One of the largest genealogy events of the year will begin on April 26 in a city well known to genealogists: Salt Lake City, Utah. The last few days of April and the first day of May will see a unique week featuring four conferences focused on genealogical research and technology.
The primary event will be the 2010 National Genealogical Society's Annual Conference in the States being held at the Salt Palace Convention Center in Salt Lake City, Utah. This four-day event is held in a different city each year. The annual National Genealogical Society (NGS) conference typically attracts 1,500 to 2,000 genealogy enthusiasts, and I suspect this year's conference will be even bigger than the events of recent years.
Other events scheduled the same week include Brigham Young University's annual Conference on Computerized Family History and Genealogy (being held in the Salt Palace Convention Center in Salt Lake City), BYU's Family History Technology Workshop (being held in the Salt Palace Convention Center in Salt Lake City) and the FamilySearch Developers' Conference for software developers (being held at the BYU Conference Center in Provo).
The NGS conference will feature dozens of daily workshops to provide beginners and experts alike with tips on everything from basic research and organizational skills to locating resources, deciphering records, understanding DNA testing, and writing and editing family narratives. Special technology workshops also are planned to aid in understanding and using various genealogy-specific databases and programs. In fact, I will be making a presentation at this conference as well.
The week also includes several special events, including a genealogy "kids camp" for grades 4 through 12 and a Celebration of Family History concert featuring the Mormon Tabernacle Choir and author David McCullough. McCullough's books include biographies of Harry Truman and John Adams.
Of course, the biggest attraction for genealogists is always the Family History Library of the Church of Jesus Christ of Latter-day Saints, home of the largest genealogy collection in the world. The library will be open all week with extended hours to 11 p.m. during the conference, and it is located only a short walk from the conference location in the Salt Palace Convention Center.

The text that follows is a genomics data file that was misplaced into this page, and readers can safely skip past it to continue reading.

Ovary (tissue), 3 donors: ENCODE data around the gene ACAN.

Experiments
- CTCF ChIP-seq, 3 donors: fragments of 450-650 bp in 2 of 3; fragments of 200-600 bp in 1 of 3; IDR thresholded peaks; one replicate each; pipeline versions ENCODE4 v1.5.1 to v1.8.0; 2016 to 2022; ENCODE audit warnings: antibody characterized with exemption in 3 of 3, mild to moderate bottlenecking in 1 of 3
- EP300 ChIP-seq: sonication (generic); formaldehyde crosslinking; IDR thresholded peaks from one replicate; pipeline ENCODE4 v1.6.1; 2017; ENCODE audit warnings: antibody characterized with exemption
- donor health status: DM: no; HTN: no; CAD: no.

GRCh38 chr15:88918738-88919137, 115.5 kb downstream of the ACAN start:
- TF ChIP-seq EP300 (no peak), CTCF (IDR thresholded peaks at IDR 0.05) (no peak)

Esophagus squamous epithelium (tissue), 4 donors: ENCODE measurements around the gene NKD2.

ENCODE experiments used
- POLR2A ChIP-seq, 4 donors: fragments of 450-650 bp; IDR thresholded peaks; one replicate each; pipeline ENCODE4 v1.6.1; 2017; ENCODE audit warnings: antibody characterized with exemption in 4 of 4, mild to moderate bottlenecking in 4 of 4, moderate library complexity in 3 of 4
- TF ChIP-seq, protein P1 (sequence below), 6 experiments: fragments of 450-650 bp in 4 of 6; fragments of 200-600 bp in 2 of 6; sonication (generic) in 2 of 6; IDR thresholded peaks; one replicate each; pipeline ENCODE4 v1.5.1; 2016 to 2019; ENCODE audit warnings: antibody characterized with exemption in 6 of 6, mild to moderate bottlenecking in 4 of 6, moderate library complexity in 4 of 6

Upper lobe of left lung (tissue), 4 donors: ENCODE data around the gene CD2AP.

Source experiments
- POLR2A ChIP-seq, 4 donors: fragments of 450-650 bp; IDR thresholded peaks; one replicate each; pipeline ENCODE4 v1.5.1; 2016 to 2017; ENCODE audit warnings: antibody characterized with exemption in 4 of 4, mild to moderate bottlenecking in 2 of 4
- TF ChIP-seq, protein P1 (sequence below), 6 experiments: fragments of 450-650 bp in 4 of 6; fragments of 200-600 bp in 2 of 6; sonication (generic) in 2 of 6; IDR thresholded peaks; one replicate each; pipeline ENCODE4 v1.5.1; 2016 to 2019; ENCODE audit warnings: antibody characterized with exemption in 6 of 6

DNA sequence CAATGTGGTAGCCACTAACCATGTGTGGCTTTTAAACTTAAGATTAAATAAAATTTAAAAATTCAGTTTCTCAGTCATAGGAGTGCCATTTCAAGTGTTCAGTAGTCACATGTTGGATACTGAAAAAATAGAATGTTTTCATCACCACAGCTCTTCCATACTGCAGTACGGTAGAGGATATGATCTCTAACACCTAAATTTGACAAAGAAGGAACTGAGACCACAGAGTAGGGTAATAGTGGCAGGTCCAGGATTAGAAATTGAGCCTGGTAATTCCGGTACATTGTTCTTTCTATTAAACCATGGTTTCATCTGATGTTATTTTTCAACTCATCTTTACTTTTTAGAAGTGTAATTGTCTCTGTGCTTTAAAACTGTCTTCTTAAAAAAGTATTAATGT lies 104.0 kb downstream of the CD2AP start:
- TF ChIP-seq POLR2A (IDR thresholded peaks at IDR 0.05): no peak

The Family History Library provides access to an online database of more than a billion names drawn from thousands of original records, including births, deaths, marriages, census data, and patron contributions. The library also has more than 300,000 volumes of data available on paper, microfilm, and microfiche, including published family histories, county and city directories, and transcripts or abstracts of other documents with genealogical significance. The records available include images of original records from the United States, Canada, the British Isles, Europe, Latin America, Asia, Australia, New Zealand, and Africa. A staff of 80 professionals and 600 volunteers will be on hand to help individuals with their research. The Family History Library is always open to the public, admission is free, and no appointments are ever necessary.
Fees for the various conferences will vary from $25 for students to $245. For more information about all the events being held in or near Salt Lake City during convention week, look at the following web sites:
BYU Family History Technology Workshop, April 26 and 27.
FamilySearch Developer’s Conference, April 27.
National Genealogical Society Annual Conference, April 28-May 1.
Workshops and Exhibits: Workshops cover all aspects of genealogy research and technology. Exhibit hall includes hundreds of vendors and product demonstrations, April 26-May 1.
Special Events: Mormon Tabernacle Choir with author David McCullough. A concert and multimedia tribute to family history, April 29, 7 p.m., LDS Conference Center, 60 W. North Temple, Salt Lake City. Free tickets online beginning Tuesday.
Several of the conference hotels are already sold out. However, their prices are a bit high anyway. Luckily, there are dozens of other hotels within walking distance or within a short ride on the local trolley system, called Trax. I will list many of the nearby hotels in a separate article.
I am staying at a lovely hotel about three quarters of a mile away. The prices at that hotel are only about two-thirds the prices of the official conference hotels. Even better, I can jump on the free trolley system in front of the hotel and take a five-minute ride to the trolley stop that is only a few steps from the convention center entrance. Not bad for a free ride! I have stayed at this hotel several times before and loved it.
The Salt Palace Convention Center also offers two convenient covered parking garages for those who drive to Salt Lake City or fly in and rent an auto.
Finally, I will offer one more hint: there will be a “special dinner” for this newsletter's readers to be held after the conference's end on Saturday evening. Stay tuned!
All in all, I expect this to be a great conference: hundreds of genealogy and technology workshops and presentations, great conference facilities, reasonable hotel prices, and the big attraction of the Family History Library. Salt Lake City serves as Mecca for genealogists, and April 26 through May 1 will be a great time to be there. I'll be in Salt Lake City that week. Will I see you there?